March 29, 2013
Julia Pierson will be the first woman to head the U.S. Secret Service, President Barack Obama has announced.
Pierson has a long career in law enforcement. Most recently, she was chief of staff to Mark Sullivan, who retired as Secret Service director in February.
Pierson was first a police officer, joining the Orlando police force in 1980. She joined the Secret Service in 1983. Moving to the presidential protective division in 1988, she served a few years protecting then-President George Bush.
She headed up the agency's drug program, beginning in 1992, and then established a cybercrime task force before becoming chief of staff, in 2008.
Of the about 3,500 Secret Service agents employed today, about 10 percent are women. That figure is lower than at other law enforcement agencies. However, the uniformed officers, which include the presidential protection unit, have a higher percentage of women.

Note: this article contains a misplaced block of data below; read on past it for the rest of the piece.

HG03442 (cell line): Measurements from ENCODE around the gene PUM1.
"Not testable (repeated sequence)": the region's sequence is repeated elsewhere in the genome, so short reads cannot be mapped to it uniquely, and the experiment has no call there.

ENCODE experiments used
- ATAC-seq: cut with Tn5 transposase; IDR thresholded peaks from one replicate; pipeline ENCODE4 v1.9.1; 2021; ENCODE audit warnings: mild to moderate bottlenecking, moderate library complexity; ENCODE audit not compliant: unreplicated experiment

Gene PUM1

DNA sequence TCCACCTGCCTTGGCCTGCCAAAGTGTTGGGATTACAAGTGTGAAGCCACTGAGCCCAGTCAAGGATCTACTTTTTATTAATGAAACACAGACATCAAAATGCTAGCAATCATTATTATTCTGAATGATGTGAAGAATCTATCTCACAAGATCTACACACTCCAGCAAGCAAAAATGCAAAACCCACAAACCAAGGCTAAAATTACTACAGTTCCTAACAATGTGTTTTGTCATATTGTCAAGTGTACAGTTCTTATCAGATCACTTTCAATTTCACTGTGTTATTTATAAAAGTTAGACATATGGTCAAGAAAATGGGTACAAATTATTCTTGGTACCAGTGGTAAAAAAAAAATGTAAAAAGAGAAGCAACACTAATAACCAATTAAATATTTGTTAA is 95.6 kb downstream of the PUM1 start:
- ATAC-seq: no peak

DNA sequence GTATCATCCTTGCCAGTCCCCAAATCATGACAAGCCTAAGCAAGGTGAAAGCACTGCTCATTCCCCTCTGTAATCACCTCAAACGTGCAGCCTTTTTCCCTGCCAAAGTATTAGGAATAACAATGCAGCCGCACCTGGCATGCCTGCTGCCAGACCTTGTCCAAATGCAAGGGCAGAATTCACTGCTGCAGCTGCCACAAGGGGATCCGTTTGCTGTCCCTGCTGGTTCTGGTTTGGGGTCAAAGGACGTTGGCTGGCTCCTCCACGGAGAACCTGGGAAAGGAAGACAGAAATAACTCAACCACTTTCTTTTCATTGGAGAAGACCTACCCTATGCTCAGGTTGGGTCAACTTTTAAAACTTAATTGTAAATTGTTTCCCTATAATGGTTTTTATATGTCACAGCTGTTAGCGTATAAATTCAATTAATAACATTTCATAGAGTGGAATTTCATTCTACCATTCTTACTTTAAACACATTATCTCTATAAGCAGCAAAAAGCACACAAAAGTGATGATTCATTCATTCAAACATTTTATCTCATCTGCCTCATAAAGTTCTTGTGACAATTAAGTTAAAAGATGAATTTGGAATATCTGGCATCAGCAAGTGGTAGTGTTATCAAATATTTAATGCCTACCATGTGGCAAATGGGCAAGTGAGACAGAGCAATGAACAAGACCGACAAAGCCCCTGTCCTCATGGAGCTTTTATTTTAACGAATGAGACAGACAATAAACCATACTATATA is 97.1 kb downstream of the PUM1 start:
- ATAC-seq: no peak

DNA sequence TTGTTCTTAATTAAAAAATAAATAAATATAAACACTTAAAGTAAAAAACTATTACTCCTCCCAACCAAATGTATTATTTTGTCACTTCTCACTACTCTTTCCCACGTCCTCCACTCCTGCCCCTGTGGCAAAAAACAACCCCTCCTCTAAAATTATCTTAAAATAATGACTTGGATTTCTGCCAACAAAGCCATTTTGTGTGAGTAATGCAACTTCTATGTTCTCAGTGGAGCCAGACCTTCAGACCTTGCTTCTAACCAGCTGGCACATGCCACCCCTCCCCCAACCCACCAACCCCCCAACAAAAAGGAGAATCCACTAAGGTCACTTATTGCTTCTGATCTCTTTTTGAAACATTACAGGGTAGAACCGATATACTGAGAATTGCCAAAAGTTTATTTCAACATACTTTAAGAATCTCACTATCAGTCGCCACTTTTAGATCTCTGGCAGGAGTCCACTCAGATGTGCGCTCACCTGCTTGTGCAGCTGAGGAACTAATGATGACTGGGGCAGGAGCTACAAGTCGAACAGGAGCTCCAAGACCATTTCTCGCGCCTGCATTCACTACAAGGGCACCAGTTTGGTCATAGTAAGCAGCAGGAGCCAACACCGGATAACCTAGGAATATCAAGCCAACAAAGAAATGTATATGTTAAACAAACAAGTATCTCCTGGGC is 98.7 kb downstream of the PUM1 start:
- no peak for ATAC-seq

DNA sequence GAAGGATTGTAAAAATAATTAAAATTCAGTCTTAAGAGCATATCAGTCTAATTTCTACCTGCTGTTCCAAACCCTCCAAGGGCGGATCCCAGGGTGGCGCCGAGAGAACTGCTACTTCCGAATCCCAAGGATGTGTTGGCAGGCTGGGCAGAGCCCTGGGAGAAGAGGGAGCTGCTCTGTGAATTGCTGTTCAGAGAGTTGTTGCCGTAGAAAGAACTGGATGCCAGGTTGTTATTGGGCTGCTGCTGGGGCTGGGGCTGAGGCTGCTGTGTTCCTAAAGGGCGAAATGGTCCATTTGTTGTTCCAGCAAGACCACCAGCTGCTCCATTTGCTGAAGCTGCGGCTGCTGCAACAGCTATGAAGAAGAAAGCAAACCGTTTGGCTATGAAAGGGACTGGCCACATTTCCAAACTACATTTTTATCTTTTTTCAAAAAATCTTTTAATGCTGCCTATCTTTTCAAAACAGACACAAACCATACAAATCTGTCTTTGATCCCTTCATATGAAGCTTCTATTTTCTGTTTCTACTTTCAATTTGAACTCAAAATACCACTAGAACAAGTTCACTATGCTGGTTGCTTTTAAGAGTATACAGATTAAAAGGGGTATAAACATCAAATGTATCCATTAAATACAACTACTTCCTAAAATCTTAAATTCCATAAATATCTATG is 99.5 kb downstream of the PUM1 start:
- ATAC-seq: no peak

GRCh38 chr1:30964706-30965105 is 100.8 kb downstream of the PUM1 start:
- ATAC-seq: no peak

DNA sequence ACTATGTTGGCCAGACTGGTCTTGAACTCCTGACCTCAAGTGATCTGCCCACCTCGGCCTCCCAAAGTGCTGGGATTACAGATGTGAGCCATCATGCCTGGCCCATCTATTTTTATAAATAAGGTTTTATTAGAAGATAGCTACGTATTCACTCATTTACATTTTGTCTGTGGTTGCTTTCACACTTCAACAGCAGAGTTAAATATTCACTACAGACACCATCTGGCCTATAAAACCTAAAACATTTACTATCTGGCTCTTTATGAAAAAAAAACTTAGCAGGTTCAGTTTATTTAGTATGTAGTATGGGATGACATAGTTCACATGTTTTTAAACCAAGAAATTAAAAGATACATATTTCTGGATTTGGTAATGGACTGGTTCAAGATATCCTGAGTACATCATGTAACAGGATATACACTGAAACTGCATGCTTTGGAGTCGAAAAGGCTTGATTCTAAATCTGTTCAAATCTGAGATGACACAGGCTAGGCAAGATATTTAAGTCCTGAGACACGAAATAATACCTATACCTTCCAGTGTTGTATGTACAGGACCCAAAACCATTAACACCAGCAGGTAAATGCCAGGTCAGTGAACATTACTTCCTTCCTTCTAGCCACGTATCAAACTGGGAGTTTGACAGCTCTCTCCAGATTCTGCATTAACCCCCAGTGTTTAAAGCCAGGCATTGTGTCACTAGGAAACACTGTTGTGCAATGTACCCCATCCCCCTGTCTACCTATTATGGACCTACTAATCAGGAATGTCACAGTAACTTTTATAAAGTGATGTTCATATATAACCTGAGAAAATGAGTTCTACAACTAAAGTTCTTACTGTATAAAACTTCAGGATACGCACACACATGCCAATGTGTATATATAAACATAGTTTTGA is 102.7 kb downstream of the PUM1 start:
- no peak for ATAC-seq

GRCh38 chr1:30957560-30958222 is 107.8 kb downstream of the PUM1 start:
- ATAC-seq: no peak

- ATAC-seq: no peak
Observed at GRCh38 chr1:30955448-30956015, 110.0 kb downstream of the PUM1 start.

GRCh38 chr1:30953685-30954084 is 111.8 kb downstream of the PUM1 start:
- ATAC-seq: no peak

The first woman joined the Secret Service in 1970.
Pierson will take over the agency at a time of close public scrutiny, in the wake of frowned-on behavior of several male agents on a presidential trip to Colombia last year.
Unlike other high-level presidential appointees, the Secret Service Director does not need Senate confirmation.
The Secret Service came into being in 1865, with the primary goal of curtailing the use of counterfeit money. The roles of Secret Service agents expanded in scope and included full-time protection of the President after the assassination of President William McKinley, in 1901. Secret Service protection has gradually widened to include Presidential families, former Presidents, presidential nominees, and visiting leaders of other countries.